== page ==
Pity the Poor Early Reader

I’ve known how to read since I was four years old, so I don’t really remember learning it. It’s been very interesting and a little shocking watching my children learning to read. (SillyBilly is learning in school; Napoleona is picking it up through imitation/osmosis.)

What has struck me is how difficult English is to read! Sounding things out only goes so far with such a hodgepodge language. I find myself apologizing to SillyBilly all the time when he tries unsuccessfully to puzzle out a nonphonetic word.

Recently he’s been having a lot of trouble with “of”. To him, quite logically, it should be pronounced as “off”. He very indignantly told me that it should be a “v” to make that sound!

Diphthongs have been a sore trial as well. How is it that the vowel sound in “lie”, “light”, “mine”, and “eye” are all the same? No wonder Dick and Jane stick to cats and mats.

Since he’s learning to read and write at the same time, SillyBilly has started to create some wonderful spellings of his own. Today he wrote,

Wan daa a stinkee volcano explodid. (One day a stinky volcano exploded.)

Of course it did. Stinkee volcanoes often do that.

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16 Comments

Filed under Napoleona, Parenting, Silliness and Mayhem, SillyBilly, Writing

16 responses to “Pity the Poor Early Reader

  1. I absolutely love to see first spelling attempts by children…they often make much more sense than the”right”way.

  2. mominmadison

    Oh, my son is reading and wants to spell EVERYTHING all by himself. He asks questions as needed on both the reading and spelling end – I have found myself apologizing in a way as well, saying I know this doesn’t make any sense and sound completely whacky, but this is how it is…

    I love the phonetic spelling of kids. So interesting to see how it all works in there!

  3. Wah! That’s brilliant! I have another fan of stinkee things here. I learnt to read so early I can’t remember the process at all but it took my writing a long time to catch up. I remember being so frustrated at around age six because I had all these story ideas but I couldn’t get them down on paper. I used to feel so sorry for my students learning English writing too – English is such an illogical language! The “loose” and “lose” spellings are a particularly mad.

  4. David

    Ha!

    I learned to read when I was eighteen months old, and I have to say, I don’t recommend that. It pretty much brands you for life as some freak of Nature. It is very stinkee.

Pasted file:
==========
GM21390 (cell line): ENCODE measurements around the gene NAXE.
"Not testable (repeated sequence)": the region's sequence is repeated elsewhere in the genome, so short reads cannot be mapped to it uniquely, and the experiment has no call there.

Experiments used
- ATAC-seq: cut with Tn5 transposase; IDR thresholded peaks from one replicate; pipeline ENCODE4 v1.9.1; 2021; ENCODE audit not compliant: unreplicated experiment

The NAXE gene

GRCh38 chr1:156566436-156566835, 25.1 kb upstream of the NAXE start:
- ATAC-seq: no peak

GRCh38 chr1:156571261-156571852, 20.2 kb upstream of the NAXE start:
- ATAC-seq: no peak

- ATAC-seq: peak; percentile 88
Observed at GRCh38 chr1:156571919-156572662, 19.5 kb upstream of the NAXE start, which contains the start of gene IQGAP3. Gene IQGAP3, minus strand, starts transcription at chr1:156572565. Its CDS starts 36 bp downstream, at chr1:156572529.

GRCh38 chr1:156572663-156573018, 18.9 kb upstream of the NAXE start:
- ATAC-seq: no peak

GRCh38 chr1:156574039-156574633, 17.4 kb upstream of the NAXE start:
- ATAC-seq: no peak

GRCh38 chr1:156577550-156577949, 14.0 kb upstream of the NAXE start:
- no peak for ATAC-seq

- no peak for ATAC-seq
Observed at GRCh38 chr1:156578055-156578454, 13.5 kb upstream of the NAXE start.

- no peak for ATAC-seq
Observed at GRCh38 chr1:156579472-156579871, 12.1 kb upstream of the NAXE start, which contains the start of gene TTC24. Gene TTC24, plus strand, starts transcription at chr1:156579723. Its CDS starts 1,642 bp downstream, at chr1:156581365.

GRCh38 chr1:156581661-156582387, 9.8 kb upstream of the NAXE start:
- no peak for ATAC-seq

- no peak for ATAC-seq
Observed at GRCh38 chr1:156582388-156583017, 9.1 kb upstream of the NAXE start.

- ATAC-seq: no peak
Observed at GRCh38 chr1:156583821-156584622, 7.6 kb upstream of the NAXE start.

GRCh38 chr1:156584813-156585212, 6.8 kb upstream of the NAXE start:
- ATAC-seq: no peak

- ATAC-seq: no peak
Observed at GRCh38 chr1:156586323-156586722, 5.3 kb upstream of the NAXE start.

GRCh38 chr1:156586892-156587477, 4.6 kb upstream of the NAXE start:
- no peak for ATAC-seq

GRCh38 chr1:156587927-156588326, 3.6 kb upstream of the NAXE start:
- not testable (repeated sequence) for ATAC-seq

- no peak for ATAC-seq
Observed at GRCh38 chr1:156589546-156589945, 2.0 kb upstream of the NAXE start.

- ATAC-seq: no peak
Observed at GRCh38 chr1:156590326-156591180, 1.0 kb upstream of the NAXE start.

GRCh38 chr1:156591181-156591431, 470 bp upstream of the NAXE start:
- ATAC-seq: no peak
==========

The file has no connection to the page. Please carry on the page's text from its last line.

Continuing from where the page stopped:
5. David

    (I meant “Ha!” as in, I was laughing appreciatively at the idiocies of English, not as in a contemptuous exclamation of disbelieving disdain. OK, yes, it was contemptuous and disdainful, but not aimed at anything other than English.)

  6. I remember the day I learned to read! If you read 18th and 19th century writing (and earlier I’m sure), often the spelling reflects how they pronounced things. Too bad we still can’t write that way! My other pity for the poor early reader are those boring early readers.

  7. My daughter was an early reader too, it just came spontaneously, everyday she would visit an 80 yo retired school teacher that lived on the farm, they would sit in her overstuffed chair and the woman would read the newspaper funnies and other old favorite books to her, as the old woman’s eyesight became worse we realized that Amelia was the one who was reading to Virginia, they were happy so happy together.
    I think it is fine to spell phonetically for a while, when my daughter needed help spelling I just wrote the word on a piece of paper and had her copy it. When Amelia was 5, she and her friend Allegra got married (matching dresses and all), I remember the invitation was actually for a “weeding” and they had several “flowere grills”.
    It was very frustrating, more for me because I was reading all of these Waldorf Early Education books and was trying to reign her reading in, but realized that this was just who she was and that she would be fine. She still went to a Waldorf first grade and was not bored with the way they presented the Alphabet because it was so beautiful.

  8. Alida

    I’m reading a book called “I Kan Red This! It’s all about kids developing their spelling skills and spelling phonetically. It’s such a cool book. Sergio has an adult novel that written phonetically. I don’t recal the author but the title is Feersum Enjin. I picked it up one day and felt like I was doing one of those brain teaser puzzles.